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An open letter to Al Roker

01.30.2014 by André Natta · → 3 Comments

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Mr. Roker:

Pardon the formality, but the folks at Mt. St. Michael Academy in the Bronx would be upset with me if I didn’t maintain it to a certain degree while writing this note. The previous sentence would suggest correctly that I’m a native of New York City, one who can claim to have grown up watching your forecasts on WNBC-TV until heading off to college in Georgia in 1993. I’ve been a fan for a long time and have appreciated the frankness over the years (I’m specifically thinking about our freak snow storm in early March 1993).

I’m writing not to question your comments about the recent handling of the winter storm in Atlanta – that seems fairly spot on given the information at hand – but to question the generalizations made during the start of the 9 a.m. ET hour of Today on January 30 that while probably not intended, lumped many Southern cities together in a broad characterization of the situation. I’m particularly interested on how those comments reflect on what happened in Alabama, where I’ve lived since late 2004. I only wish I could link to a video of the segment in question – it only seems fair. I’ll just write from the heart though and see how it goes.

01272014 Area ForecastThe image to your left is representative of the graphics used by many media outlets in north central Alabama on Monday evening. As you can see, Birmingham and the majority of its surrounding area was only forecast to see a “dusting” of snow. The area that was predicted to receive the brunt of the storm was the southern portion of the state (mostly areas south of Demopolis), one that received a state of emergency declaration by Gov. Bentley earlier Monday. Most of the resources needed to tackle what would normally be a minor mess were sitting well to the south of the state’s largest city – the area that was eventually most affected. It was an area that was still expecting less than an inch as late as the 5:35 a.m. graphiccast post made to the NWS Birmingham’s page on Facebook.

Are there things that could have been handled differently? Yes. But, in our case, it was a case of Mother Nature making a last minute change and everyone being caught flat-footed. That would be what the folks at USA Today reported yesterday, about half way down the page in their wrap-up. The meteorologists at our television stations have been taking it on the chin – more than they probably should considering part their job is to predict something that isn’t always easy to understand. Among them:

Considering the circumstances, it went about as well as could be expected. Those parts of the state originally scheduled to receive snow were able to cope with the change in forecast, most notably Mobile. Those areas up here responded admirably considering the circumstances, demonstrating what Birmingham News columnist John Archibald properly described a chance to “marvel at the human spirit.” It’s something still on display today as we await the thaw.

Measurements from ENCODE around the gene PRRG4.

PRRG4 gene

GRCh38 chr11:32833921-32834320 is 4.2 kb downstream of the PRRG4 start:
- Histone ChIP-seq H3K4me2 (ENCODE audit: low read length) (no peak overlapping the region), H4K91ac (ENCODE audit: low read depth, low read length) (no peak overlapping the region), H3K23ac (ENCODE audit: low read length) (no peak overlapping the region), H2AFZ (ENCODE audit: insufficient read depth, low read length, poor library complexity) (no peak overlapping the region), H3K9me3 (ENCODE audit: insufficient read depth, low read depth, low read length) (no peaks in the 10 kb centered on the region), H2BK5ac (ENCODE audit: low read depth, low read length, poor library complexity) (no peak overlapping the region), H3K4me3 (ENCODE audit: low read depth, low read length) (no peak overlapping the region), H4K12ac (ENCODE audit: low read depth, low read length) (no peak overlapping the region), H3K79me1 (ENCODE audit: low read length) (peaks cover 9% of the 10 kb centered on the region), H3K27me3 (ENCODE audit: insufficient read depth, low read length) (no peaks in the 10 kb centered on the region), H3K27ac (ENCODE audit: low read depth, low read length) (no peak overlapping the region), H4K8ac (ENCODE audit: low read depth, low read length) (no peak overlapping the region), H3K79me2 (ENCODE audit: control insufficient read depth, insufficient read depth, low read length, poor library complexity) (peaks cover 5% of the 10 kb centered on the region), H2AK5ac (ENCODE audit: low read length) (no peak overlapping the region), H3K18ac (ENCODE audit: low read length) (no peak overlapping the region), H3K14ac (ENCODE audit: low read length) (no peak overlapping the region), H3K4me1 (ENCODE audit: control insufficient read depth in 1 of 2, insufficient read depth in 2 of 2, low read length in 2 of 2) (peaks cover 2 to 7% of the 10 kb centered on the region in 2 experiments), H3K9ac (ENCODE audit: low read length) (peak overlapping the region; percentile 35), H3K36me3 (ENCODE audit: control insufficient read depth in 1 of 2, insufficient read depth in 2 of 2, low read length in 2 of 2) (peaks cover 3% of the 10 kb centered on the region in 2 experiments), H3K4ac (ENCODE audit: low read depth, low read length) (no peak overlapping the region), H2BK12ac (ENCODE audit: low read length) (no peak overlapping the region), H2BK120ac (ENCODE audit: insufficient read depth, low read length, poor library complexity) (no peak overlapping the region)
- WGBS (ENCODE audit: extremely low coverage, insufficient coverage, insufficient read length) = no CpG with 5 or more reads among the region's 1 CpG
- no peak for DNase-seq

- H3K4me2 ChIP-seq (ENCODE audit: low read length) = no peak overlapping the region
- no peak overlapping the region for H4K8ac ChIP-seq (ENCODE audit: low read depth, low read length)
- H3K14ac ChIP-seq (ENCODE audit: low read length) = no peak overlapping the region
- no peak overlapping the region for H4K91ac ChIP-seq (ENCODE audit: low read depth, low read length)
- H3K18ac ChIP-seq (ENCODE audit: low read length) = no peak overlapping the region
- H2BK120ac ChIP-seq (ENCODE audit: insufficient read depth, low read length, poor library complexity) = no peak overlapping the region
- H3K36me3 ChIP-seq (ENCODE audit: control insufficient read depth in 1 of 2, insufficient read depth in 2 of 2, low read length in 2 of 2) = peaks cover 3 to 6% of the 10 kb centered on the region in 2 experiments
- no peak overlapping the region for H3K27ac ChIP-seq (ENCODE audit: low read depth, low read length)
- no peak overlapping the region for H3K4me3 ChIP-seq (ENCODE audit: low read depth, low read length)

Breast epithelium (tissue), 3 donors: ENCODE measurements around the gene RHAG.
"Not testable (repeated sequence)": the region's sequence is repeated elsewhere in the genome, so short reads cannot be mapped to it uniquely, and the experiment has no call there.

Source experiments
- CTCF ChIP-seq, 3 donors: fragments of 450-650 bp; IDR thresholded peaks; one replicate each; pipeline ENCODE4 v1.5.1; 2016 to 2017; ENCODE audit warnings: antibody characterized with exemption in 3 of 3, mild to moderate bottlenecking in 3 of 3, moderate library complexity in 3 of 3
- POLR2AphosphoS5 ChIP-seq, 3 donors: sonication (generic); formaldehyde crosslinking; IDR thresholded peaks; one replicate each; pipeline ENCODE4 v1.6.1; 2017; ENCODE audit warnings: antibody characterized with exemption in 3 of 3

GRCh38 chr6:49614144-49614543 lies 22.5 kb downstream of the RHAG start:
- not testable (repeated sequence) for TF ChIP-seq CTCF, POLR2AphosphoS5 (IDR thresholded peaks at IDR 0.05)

Perhaps we’ll figure out a way to do staggered releases from school and work in the future. Maybe the opportunity to look at how sprawl played a role in the large numbers of cars stranded on interstates and highways will be taken advantage of as we recover. I live in the southeastern United States, but I specifically live in the state of Alabama. It handled it as well as it could.

I saw on your Twitter timeline that you like it when articulate points are presented. I only hope you’d consider this one as we continue through what’s already been a crazy winter across the country – the need to measure the use of words carefully and not to lump folks without recognizing the weight that comment may carry. I’d just say Georgia, and not “the South,” but that’s just me.

Anyway, have a safe trip to the Olympics, and thanks for taking my comments into consideration.

André Natta started The Terminal in 2007.

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3 comments
ettitan
ettitan

I just think that the Governor of Georgia just took a chance that the snow wouldn't amount to much. He lost. Don't know about Alabama.

Tessndale
Tessndale

There were lives lost....and you were making a joke. Really?

Phil Paramore
Phil Paramore

In an endorsement of the previous statements attributed to Al, those of us who are natives of this region are eternally thankful for Al's aide in helping our now century-old efforts to debunk the inaccuracies that so many evidently believe about the south. We, too, are members of the United States, no longer seceded. We watched in horror and compassion as many residents of NYC frolicked in front of the nation as the deadly hurricane bore down last year. Many may not be aware, but we deal with hurricanes or the threat thereof every season. Though we cannot control the damage, we are prepared to deal with it. As the impending horror was bearing down on NYC, at no time before nor in the sad aftermath did we scoff at how NYC handled the catastrophe. We prayed for its citizens, not because we are all religious zealots, but because we are humans and honored to be fellow countrymen. Thanks at what I HOPE was an attempt at humor. It was wonderfully fresh and imaginative. Not only do we feel compassion for last year's disaster, after your statements today, we have a place of that same emotion reserved only for you.